Former High Court judge Dyson Heydon has been caught out for agreeing to be a guest speaker at a Liberal Party fundraiser. That’s right, the same supposedly independent jurist who is fronting the Abbott government’s Royal Commission into Trade Union Governance and Corruption.

Rather than step down from that role with a few words about the jig being up, Heydon is toughing it out in a way that comes naturally to those who feel they’re born to rule.

If this reminds you of MPs’ incomprehension about our hostility to paying for their families’ business class holiday airfares, or Barry O’Farrell’s assumption that a $3,000 bottle of Grange was nothing special, it should.

There’s a familiar hubris in this case too. Attorney general George Brandis came to Heydon’s defence with the ludicrous assertion that an event splashed with the Liberal Party logo and the words, “All proceeds from this event will be applied to state election campaigning” was “not political”. Tony Nutt, state director of the NSW Liberal Party, issued a press release arguing the event was not a “significant fundraising event”.

Just to prove his impartiality and absolute independence from the Liberal Party, Heydon has now withdrawn from speaking at the event, “at least while he is in the position of royal commissioner”.

Unions have always maintained that the royal commission is about attacking the ability of unions to fight the bosses over jobs, wages, conditions and safety. That’s why Heydon got to preside over it. He is a reliable member of the ruling class.

The ruling class is not a conspiracy but a network with common interests. Despite the myth of social mobility, it is largely hereditary, not just in the inheritance of vast wealth by bosses such as Gina Rinehart, but in its membership in general. They grow up in the same suburbs, attend the same elite private schools and universities and engage in the same social activities, including Liberal Party fundraisers.

Those links are on display in the current revelations. The organiser of the fundraiser is Gregory Burton, a barrister who is a potential federal Liberal successor to Bronwyn Bishop in the seat of Mackellar. Burton is a member of the NSW Bar Association’s Bar News committee, which just happens to be chaired by Jeremy Stoljar, the counsel assisting the royal commission.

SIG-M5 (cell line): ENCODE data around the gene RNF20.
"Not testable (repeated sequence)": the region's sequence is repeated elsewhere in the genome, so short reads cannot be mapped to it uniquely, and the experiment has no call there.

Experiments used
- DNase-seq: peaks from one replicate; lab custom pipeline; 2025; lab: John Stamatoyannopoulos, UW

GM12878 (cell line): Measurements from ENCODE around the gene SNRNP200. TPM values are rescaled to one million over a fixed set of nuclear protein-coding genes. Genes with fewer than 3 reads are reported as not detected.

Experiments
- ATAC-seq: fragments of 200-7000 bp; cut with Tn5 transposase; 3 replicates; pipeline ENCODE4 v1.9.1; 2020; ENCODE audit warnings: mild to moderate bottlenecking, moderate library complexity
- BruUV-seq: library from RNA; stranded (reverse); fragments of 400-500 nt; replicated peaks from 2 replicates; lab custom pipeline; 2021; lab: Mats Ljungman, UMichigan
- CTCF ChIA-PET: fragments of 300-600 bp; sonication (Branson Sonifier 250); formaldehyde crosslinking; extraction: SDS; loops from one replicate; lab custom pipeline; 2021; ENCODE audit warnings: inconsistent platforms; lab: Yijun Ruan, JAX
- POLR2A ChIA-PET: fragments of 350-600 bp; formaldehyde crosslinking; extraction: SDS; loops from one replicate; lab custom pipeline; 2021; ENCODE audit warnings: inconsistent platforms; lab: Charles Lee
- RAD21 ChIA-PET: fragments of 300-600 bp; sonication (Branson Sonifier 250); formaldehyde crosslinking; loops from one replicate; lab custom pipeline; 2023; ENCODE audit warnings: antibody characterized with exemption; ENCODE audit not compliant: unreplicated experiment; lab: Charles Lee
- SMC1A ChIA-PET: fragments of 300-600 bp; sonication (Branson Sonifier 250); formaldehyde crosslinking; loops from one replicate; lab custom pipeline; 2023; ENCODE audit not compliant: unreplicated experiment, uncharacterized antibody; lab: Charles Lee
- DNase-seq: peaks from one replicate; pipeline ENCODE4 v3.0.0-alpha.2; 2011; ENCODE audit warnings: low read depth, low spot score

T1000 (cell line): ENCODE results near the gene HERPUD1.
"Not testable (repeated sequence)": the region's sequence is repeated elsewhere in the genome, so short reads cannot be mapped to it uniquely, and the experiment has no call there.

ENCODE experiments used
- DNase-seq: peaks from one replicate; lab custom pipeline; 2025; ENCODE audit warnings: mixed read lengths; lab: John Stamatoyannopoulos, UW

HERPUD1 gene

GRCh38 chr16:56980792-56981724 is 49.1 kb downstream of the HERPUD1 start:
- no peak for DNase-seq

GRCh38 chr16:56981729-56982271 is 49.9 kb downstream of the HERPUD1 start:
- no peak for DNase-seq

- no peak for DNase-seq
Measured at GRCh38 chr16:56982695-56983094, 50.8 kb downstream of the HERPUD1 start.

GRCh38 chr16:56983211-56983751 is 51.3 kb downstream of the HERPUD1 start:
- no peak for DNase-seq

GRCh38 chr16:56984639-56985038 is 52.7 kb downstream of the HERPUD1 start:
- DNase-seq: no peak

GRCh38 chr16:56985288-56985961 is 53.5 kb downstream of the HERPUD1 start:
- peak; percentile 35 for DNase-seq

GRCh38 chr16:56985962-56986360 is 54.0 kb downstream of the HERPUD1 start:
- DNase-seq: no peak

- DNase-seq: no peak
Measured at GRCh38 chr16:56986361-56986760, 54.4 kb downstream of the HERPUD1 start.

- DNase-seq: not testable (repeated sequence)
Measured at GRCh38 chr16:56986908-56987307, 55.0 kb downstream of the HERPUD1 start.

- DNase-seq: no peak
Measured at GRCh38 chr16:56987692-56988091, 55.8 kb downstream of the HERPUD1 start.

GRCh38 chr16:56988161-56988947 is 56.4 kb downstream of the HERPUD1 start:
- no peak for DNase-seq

But the links of class go much deeper than just this one event.

Heydon’s father was the private secretary to Liberal Party founder Robert Menzies. Young Dyson went to all the right schools and universities. He was a prefect at Sydney’s elite Shore school, lived in the conservative nest of St Paul’s College at Sydney University for five years and was then, like Abbott, a Rhodes Scholar at Oxford. Later, he was the dean of law at Sydney University.

He is well known for having berated “activist judges” during a 2002 dinner speech. These views made him a prime candidate for appointment to the High Court by John Howard, and the well-paid sinecure of royal commissioner in his retirement.

So why wouldn’t Dyson Heydon want to address a Liberal Party event named in honour of Garfield Barwick? Barwick was the man who, as chief justice of the High Court, secretly advised John Kerr on how to dismiss the Whitlam government. His interpretations of the Tax Act famously benefited the big end of town.

Such people play a useful role for the bosses. The captains of industry like to outsource. For example, we are supposed to believe that the Productivity Commission’s recommendations, including slashing Sunday penalty rates, are somehow neutral because they are not announced by the head of the Australian Retailers Association.

Similarly, the royal commission is a pretty paltry attempt at a veneer of independence over union-bashing. Presiding over that is a much more important crime on the part of Dyson Heydon than speaking at any number of Liberal Party events.